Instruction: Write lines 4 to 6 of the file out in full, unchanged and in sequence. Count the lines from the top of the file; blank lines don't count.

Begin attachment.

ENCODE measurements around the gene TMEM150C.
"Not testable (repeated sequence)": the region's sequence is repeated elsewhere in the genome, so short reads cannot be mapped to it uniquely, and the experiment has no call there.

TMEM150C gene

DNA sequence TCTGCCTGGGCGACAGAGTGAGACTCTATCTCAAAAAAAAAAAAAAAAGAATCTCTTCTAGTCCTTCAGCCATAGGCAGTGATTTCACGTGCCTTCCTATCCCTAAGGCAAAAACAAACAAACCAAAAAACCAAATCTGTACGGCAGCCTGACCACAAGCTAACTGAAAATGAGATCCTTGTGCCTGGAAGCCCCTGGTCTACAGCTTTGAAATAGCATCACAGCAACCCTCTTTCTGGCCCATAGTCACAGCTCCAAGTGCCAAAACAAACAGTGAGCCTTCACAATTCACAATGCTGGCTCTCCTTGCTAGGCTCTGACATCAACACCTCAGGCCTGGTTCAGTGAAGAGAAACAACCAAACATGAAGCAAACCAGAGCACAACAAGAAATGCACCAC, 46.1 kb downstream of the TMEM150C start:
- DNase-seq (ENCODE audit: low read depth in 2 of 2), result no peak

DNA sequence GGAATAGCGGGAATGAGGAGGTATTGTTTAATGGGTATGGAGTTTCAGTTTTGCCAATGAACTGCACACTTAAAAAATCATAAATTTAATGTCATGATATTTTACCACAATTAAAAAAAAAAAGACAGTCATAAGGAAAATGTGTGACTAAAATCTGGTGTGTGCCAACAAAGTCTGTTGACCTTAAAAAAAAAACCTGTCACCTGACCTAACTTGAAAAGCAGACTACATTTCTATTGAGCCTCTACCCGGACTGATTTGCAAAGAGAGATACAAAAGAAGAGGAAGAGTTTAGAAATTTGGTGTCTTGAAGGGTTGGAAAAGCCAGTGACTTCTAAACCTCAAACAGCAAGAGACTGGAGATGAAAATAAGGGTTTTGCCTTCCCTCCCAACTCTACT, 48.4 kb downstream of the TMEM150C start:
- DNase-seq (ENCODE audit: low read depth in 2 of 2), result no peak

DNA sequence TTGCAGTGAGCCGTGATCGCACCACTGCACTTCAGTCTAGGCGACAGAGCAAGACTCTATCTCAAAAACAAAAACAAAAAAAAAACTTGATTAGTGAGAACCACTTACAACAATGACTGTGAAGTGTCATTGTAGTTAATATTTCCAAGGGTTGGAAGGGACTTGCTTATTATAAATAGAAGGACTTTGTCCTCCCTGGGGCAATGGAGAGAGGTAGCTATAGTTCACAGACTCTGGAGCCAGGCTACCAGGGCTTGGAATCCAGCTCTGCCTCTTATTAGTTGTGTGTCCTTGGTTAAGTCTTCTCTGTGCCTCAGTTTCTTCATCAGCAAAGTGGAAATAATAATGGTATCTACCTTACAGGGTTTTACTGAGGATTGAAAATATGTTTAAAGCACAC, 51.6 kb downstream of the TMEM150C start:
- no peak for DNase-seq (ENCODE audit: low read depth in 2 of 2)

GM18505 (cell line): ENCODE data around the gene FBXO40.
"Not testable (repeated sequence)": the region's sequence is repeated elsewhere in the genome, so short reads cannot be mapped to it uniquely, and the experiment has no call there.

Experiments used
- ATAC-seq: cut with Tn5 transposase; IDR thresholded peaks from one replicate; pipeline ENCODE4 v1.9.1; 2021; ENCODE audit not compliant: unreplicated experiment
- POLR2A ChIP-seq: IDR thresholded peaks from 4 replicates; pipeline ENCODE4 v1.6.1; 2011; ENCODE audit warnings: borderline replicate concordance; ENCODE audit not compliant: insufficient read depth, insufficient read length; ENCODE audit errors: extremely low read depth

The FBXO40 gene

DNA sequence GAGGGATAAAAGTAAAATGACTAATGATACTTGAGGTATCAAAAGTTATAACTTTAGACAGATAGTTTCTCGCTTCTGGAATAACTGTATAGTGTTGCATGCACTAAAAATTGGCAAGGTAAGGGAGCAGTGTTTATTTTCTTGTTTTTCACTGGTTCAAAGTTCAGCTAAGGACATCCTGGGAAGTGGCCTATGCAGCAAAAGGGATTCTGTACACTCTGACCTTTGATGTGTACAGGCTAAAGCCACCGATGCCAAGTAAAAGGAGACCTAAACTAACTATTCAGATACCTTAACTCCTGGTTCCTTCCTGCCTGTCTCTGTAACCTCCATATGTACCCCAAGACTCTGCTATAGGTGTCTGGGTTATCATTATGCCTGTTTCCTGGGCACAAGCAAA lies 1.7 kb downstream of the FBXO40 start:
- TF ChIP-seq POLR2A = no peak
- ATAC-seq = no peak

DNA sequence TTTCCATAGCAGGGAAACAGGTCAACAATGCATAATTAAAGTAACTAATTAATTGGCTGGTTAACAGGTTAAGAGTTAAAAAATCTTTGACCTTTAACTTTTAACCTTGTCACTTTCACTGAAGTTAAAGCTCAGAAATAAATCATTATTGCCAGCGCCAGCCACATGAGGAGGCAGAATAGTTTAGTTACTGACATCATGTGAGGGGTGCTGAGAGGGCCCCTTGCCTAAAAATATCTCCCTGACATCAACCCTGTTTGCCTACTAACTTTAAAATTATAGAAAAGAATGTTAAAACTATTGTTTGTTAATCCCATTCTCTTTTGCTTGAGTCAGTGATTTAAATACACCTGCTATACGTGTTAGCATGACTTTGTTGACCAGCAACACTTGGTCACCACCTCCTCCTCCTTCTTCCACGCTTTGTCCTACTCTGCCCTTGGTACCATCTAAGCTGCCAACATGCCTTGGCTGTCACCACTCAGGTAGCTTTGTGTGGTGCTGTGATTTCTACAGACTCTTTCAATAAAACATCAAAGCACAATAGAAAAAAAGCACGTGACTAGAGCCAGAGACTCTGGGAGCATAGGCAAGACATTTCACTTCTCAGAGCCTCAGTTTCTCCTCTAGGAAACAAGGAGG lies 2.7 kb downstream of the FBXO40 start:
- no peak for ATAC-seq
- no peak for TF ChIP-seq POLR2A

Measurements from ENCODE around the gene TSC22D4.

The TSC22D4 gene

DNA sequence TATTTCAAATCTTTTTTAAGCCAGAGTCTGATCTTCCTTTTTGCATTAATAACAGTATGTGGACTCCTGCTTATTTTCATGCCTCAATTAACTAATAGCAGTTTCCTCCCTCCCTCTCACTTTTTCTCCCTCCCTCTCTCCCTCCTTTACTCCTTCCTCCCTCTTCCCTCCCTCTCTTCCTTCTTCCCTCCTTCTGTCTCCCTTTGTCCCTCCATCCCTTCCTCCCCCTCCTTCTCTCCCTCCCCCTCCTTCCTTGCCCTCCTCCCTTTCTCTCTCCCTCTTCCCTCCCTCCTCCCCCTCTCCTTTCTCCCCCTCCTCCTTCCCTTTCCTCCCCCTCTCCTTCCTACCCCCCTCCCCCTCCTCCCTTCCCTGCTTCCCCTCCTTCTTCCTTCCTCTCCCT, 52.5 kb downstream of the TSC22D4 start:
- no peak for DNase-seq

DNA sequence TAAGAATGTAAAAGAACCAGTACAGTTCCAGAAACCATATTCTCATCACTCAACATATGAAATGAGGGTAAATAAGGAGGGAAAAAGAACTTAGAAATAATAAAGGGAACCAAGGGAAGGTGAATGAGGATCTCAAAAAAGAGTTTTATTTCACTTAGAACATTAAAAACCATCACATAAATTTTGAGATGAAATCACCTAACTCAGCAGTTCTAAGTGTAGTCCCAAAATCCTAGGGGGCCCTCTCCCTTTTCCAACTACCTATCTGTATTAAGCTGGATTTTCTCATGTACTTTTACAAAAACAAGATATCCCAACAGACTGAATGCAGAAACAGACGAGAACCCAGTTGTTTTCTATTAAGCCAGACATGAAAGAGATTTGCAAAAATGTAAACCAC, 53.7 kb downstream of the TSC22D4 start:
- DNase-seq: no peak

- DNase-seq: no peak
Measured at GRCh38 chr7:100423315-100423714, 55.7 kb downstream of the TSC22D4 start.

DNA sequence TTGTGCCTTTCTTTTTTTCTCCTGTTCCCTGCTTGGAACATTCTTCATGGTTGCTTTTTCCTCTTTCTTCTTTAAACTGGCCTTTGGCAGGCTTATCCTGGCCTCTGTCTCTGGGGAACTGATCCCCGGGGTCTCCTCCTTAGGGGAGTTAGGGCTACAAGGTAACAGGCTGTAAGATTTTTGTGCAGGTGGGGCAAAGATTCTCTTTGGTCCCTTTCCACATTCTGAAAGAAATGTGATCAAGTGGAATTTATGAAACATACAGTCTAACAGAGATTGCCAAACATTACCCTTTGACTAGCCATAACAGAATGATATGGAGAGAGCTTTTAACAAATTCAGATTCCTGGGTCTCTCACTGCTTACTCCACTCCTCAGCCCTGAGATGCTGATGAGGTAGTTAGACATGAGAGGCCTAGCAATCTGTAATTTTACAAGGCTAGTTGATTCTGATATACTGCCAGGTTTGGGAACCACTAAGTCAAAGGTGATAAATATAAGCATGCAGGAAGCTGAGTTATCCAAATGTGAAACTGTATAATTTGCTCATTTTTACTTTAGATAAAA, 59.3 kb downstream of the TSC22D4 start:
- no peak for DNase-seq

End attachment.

DNA sequence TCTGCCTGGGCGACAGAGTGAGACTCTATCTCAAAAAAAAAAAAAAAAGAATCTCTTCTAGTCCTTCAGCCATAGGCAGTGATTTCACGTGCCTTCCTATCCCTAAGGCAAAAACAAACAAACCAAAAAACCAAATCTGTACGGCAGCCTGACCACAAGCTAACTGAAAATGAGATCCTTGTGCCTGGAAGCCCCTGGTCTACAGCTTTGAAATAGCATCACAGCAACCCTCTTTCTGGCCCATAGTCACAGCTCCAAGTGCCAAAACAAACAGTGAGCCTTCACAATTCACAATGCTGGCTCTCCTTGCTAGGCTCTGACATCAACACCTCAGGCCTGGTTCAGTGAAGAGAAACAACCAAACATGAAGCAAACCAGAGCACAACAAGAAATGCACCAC, 46.1 kb downstream of the TMEM150C start:
- DNase-seq (ENCODE audit: low read depth in 2 of 2), result no peak

DNA sequence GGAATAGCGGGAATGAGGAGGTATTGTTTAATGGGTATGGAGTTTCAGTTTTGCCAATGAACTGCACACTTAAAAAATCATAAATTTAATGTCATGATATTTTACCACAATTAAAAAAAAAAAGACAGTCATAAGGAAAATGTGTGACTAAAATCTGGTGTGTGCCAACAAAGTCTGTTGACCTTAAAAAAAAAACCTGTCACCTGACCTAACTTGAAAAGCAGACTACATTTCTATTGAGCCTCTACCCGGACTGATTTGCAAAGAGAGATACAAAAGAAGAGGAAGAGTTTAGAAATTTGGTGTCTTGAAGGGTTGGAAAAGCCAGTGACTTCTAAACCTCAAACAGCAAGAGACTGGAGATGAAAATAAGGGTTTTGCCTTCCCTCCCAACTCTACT, 48.4 kb downstream of the TMEM150C start: